The Fallacy of Equal Knowledge
If we had the same information, we’d all agree—right?
“Maybe they’re just ignorant?” I’ve lost count of how many times I have heard this hopeful suggestion from students and colleagues trying to navigate ideological divides. It’s usually offered as a charitable way of trying to understand why someone doesn’t agree with a particular viewpoint on a controversial issue, often one related to identity or equality. It implies that the person would agree with the speaker if only they knew better. In some cases, that may in fact be the case. But its use as a default rationalization has turned it into something I call the fallacy of equal knowledge. It’s based in the unstated assumption that if we all had the same information, we’d all agree.
The difficulty of talking across political divides owes much to this assumption. I saw a clear example of it in the fall of 2020, while teaching a course in social problems. It was the semester following a summer of nationwide protests on the issue of race and policing. For weeks, my students and I had been discussing social ills from various perspectives, gradually building up trust. At one point, we found ourselves talking about law enforcement.
Given the timing of the course and the events of recent months, the death of George Floyd was on many people’s minds. Over the course of our discussion, I asked the class if they thought a reasonable person could view his killing solely through the lens of bad policing, not race. The poll I conducted suggested that about 60 percent said yes, they thought that this was possible.
I was surprised by their openness to this idea. But as the discussion unfolded, it became clear that several people in that group of 60 percent had something else in mind. Many assumed that an otherwise reasonable person could only hold this view if they didn’t yet understand that the reality of racism made it important—even necessary—to see Floyd’s death through a racial lens. This point is controversial, even within the black community, but the students assumed that, once informed, such a person would change his mind.
I ran the poll again. This time, I asked: could a reasonable person, with the same information you have, perceive the killing of George Floyd solely through the lens of bad policing and be unsure about whether it should also be seen through the lens of race? This time, the share of students answering yes dropped to 30 percent.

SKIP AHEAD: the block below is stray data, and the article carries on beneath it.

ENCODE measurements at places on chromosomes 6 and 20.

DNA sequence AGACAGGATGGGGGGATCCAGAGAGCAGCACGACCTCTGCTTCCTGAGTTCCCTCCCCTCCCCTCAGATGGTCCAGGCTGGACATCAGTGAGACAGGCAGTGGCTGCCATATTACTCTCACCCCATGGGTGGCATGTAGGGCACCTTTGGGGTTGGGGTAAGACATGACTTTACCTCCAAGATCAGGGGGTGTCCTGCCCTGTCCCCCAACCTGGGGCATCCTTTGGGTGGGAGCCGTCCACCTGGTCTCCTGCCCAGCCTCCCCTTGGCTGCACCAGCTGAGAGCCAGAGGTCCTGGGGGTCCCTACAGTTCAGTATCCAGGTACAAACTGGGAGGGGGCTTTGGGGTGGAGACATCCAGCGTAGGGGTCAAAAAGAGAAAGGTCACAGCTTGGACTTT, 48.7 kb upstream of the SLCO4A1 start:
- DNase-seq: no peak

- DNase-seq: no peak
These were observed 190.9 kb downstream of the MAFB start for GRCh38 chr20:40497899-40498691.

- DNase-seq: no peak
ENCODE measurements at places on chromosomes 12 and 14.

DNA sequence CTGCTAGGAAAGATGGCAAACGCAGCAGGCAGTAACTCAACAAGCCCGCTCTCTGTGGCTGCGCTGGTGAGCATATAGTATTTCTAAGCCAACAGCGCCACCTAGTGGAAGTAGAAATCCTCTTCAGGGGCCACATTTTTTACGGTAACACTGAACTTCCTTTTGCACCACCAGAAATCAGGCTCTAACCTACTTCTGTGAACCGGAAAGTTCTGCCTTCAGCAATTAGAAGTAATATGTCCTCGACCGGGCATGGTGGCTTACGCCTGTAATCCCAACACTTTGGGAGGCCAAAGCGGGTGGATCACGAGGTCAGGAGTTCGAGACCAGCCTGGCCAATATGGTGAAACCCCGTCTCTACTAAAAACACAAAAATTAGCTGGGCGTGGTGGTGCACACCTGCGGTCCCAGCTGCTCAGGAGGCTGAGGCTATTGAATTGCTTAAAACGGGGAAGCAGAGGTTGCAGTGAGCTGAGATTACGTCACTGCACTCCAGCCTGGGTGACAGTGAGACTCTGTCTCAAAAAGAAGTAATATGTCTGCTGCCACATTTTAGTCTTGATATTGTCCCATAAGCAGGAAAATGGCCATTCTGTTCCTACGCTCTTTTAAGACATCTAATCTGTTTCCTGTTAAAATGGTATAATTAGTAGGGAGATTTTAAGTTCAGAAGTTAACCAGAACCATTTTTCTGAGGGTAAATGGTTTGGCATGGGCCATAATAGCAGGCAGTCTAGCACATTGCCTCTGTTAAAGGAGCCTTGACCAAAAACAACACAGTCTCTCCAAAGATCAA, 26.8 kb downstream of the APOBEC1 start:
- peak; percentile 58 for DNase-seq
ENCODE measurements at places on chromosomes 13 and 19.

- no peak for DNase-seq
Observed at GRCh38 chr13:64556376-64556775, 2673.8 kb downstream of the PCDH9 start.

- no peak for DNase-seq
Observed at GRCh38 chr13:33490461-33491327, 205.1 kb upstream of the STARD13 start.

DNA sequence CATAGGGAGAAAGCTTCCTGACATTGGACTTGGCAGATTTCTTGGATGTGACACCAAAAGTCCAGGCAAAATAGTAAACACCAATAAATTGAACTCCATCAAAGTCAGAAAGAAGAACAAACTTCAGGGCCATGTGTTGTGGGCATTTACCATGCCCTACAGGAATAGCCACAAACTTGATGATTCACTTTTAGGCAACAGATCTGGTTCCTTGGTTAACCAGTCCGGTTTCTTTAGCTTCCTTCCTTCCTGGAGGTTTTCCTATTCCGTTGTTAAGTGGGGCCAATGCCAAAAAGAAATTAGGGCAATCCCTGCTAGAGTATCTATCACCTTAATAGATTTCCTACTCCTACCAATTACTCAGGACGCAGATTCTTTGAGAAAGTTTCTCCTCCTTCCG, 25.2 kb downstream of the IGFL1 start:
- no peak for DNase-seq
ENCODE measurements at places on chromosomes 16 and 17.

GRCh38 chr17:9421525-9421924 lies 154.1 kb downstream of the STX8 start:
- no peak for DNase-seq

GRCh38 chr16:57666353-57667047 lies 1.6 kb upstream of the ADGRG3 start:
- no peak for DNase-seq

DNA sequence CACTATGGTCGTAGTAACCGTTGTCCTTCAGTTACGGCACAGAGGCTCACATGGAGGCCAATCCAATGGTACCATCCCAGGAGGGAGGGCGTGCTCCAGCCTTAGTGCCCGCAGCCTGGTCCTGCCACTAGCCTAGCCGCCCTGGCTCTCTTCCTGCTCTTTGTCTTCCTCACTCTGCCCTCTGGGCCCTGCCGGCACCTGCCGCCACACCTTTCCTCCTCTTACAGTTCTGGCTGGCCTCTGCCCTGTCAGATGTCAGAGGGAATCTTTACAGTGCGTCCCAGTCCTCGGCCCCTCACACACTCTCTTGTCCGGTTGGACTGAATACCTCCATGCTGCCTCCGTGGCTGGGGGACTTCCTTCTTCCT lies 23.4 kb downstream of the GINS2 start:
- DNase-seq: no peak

Assuming someone disagrees with a particular political position or claim because they’re ignorant is a challenge I encounter frequently. By way of context, much of my job involves facilitating conversations about topics that make people uncomfortable. The fallacy of equal knowledge tends to emerge among people used to thinking in a specific way about hot-button political topics. When they consider a view such as opposition to affirmative action, the idea that gender-dysphoric children may be influenced by peers, or even opposition to Covid mandates, they suggest that ignorance could explain such thinking.
However, when treated as a default supposition, this outlook can stand in the way of constructive engagement. It is grounded in the often-false assumption that what divides people on controversial social issues is misinformation. It then creates the idea that giving those with opposing views more or better information must be the solution.
To be clear, sometimes ignorance is a real obstacle. But recognizing that point doesn’t mean believing that all differences on controversial questions can be solved by simply getting everyone on the same page with respect to what they know about the world. No one likes to be treated—or condescended to—as though they simply don’t know any better, but the fallacy of equal knowledge does just that. It fails to take opposing values seriously.
Unfortunately, the notion is pervasive. The vast majority of traditional diversity, equity, and inclusion (DEI) training programs are based on it. One DEI consulting firm states on its website that participants will, on completion of the course, “notice how their unconscious biases have been impacting their interactions with others”—this despite research on unconscious bias showing that it does not consistently predict problematic behavior. In fact, because of this inconsistency, the British government phased unconscious bias training out of its programming just over a year ago.
Second, the fallacy of equal knowledge also underpins certain curricula on empathy and social and emotional learning (SEL). One of the biggest firms in the world of SEL tweeted last year, “We hold fast to the belief that our work must actively contribute to antiracism.” But the concept of antiracism is itself infused with particular assumptions about how the world works—for example, that the right way to solve social problems is to see them through the lens of race.
Ultimately, these programs are based in the assumption that, by imparting information about the importance of unconscious bias and the need to adopt an antiracist stance, previously reluctant people will see the error of their ways. But this commits the fallacy of equal knowledge by assuming that the same information will lead people to the same position on these issues.
This fallacy may partially explain why such programming is so fraught. Strong evidence suggests that DEI training doesn’t yield positive results and can even be counterproductive and generate resentment. Better options would focus on building a stronger workplace with open communication, while respecting a variety of viewpoints.
The upshot is missing information isn’t always what makes people disagree. When we pretend that it is, we make it even harder to communicate across our political and ideological differences.
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